Why furious fightback sisters gripped India
Two sisters who were filmed beating up men who were allegedly sexually harassing them on a bus in India, have been met with a chorus of adulation on social media. Within 24 hours the sisters became celebrities.
Here campaigners and commentators explain why the raw anger of the footage ignited India.
The video puts you in the bus
The perspective of the footage puts the viewer right inside the bus, another onlooker. The scene is shockingly intimate as the sisters begin lashing out at their alleged tormentors.
"Suddenly on your screen you are confronted with what happens every day," says Hanif Lakadawala, visiting professor of mass media at Mumbai University.
"The women who experience these humiliations are watching it, their parents are watching it," he says.
It happens to you - or you see it happen - all the time
"Eve teasing" - where women are harassed in public by men - is all too frequent. Alisha Sharma and four fellow students began the Chappal Marungi campaign years ago, encouraging women to boldly resist.
"It is part and parcel of our lives. We cannot escape it. It often happens in crowded places: stations, buses, places where people are around," Ms Sharma told the BBC.
"If I raise my voice, there are people around to support me. If you don't stand up for yourself, nobody will."
Although the campaign uses the symbol of a slipper as a weapon, she says it is only a metaphor for resistance and does not condone violence.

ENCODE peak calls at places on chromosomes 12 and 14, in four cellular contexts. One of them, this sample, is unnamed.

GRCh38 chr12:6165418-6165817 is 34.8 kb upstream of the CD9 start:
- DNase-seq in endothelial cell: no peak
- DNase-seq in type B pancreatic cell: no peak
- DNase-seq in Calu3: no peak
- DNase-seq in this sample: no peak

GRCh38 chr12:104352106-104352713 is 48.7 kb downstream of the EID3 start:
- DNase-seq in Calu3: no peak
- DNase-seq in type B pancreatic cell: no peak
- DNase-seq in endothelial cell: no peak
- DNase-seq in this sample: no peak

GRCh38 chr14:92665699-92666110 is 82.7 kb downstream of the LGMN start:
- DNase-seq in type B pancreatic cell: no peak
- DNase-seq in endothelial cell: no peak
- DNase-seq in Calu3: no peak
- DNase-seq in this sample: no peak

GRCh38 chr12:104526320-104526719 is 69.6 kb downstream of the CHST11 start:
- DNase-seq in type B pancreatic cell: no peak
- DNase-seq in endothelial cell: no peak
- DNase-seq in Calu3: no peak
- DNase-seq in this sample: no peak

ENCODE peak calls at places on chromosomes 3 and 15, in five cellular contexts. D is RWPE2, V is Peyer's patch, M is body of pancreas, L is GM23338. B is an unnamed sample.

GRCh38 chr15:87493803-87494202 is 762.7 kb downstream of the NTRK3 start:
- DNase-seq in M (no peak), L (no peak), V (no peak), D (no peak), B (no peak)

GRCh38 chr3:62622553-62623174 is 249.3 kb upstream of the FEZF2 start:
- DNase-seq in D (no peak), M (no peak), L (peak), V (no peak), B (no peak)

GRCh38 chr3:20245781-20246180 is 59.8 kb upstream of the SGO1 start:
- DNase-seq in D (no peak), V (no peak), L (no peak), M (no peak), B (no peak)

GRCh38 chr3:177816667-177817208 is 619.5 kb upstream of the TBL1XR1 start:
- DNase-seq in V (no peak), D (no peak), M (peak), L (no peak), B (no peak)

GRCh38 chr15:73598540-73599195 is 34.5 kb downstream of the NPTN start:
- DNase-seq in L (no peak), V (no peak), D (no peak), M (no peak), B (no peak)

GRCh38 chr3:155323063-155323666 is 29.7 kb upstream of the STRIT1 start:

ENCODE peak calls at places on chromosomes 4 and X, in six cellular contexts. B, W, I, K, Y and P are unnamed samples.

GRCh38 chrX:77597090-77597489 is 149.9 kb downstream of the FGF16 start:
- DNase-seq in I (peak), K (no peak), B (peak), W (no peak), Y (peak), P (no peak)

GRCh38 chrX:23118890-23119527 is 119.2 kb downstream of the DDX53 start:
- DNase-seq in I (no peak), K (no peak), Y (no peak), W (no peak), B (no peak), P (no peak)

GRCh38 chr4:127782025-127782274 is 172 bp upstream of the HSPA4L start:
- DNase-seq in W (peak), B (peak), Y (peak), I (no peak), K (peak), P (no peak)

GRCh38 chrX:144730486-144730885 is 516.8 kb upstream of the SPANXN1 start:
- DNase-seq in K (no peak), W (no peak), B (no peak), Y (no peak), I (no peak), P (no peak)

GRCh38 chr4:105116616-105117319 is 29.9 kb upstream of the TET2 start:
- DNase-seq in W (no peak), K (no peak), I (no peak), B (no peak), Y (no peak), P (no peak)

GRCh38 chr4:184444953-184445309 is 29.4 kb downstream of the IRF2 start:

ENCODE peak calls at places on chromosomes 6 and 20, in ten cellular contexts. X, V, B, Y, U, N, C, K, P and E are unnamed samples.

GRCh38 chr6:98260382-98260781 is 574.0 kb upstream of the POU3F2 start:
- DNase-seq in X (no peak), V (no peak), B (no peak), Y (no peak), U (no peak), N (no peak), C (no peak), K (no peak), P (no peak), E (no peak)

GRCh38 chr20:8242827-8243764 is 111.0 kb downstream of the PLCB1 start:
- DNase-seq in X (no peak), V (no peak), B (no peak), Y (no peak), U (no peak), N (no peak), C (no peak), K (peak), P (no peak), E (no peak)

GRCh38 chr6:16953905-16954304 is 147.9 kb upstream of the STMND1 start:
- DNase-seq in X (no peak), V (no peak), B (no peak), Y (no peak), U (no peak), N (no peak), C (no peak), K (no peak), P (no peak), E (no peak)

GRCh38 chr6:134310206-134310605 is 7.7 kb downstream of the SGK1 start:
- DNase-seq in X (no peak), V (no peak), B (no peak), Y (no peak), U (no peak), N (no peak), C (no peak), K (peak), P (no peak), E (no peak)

Since the 2012 gang rape and murder on a Delhi bus, gender issues have come to the fore and some women won't remain silent.
The humiliation of harassment was reversed
"There is something about how quickly people are thrilled by the idea of on-the-spot justice," says women's rights campaigner Kavita Krishnan.
"I think these girls showed great courage. Most of us have experiences of having reacted on the spot. I think it's all too common - and it is not just India."
She points to the satisfaction women get from the Stieg Larsson Millennium series of books which have now been made into Hollywood films.
It tells the story of a woman who nobody expects to act responding through vigilante action and with spectacular success.
And nobody stood up for the sisters
There was a sense of deja-vu in that most fellow passengers did nothing, says BBC Hindi's Rupa Jha who has had similar experiences,
"Twenty years down the line… it's exactly the same. People do nothing.
"I was coming back in a bus and I got down at a very busy road in Delhi in the early evening. There was a young guy and in a very posh English accent, he asked me something. I got closer and then I realised what he was saying:
"'Do you know what ejaculation is?' He repeated his question.
"It was very infuriating and very scary.
"I slapped him and then he slapped me back. I held him by his collar. When the scuffle started, there were 50 people - not a single one intervened. I was hitting him and he was hitting me.
"Ultimately I called the police."
But it also showed how society doesn't work
"The ease with which we are willing to hail this vigilante action is matched only by our unease as a society which acknowledges autonomy for women in every day circumstances," says Kavita Krishnan.
This speaks to a failure in society, in social and institutional processes, she argues. The fact that they had to resort to violence shows something isn't working.
"I'm not one of those who is comfortable with vigilante action, especially when women aren't doing it for themselves."